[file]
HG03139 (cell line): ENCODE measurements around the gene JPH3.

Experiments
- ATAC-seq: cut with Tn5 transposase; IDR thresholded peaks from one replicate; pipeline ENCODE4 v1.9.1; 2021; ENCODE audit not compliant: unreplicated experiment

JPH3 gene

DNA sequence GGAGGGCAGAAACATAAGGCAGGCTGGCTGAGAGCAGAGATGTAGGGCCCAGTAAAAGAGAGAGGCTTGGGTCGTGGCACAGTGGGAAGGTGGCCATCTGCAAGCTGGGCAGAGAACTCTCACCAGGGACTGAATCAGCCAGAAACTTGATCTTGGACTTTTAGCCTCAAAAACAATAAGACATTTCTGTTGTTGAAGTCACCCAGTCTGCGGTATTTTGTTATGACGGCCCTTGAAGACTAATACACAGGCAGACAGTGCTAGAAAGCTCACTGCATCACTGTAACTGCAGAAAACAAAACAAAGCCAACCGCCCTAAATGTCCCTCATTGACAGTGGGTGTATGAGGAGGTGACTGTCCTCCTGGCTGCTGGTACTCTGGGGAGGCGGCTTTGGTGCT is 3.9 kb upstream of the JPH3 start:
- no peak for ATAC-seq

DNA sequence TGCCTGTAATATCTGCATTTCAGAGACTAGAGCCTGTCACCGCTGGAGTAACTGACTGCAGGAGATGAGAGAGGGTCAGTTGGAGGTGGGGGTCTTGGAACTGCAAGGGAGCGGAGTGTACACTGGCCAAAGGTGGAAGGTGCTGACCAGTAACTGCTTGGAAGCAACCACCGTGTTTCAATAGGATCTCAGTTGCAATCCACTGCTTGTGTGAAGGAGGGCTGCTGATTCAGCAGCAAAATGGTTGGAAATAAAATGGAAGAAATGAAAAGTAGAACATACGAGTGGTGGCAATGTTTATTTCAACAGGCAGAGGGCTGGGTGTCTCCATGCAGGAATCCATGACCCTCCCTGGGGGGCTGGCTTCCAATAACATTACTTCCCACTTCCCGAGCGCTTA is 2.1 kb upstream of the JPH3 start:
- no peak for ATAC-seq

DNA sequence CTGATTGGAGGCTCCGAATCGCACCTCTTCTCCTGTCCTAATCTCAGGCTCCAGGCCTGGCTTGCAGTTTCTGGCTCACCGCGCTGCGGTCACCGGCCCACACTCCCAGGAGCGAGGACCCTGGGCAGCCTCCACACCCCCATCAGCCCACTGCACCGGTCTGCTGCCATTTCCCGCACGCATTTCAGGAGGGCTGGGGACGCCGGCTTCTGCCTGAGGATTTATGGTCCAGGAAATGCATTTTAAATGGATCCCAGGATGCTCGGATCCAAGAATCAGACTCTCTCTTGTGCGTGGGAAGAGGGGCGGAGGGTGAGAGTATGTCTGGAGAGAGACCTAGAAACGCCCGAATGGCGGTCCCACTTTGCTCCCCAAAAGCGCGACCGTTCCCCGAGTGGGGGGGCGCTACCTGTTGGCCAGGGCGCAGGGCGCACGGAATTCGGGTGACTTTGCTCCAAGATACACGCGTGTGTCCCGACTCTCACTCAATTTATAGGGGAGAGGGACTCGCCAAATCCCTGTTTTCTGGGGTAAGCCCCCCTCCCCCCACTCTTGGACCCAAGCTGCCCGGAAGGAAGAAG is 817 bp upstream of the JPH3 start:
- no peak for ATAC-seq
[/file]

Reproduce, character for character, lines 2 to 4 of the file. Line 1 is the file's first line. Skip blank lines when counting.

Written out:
Experiments
- ATAC-seq: cut with Tn5 transposase; IDR thresholded peaks from one replicate; pipeline ENCODE4 v1.9.1; 2021; ENCODE audit not compliant: unreplicated experiment

JPH3 gene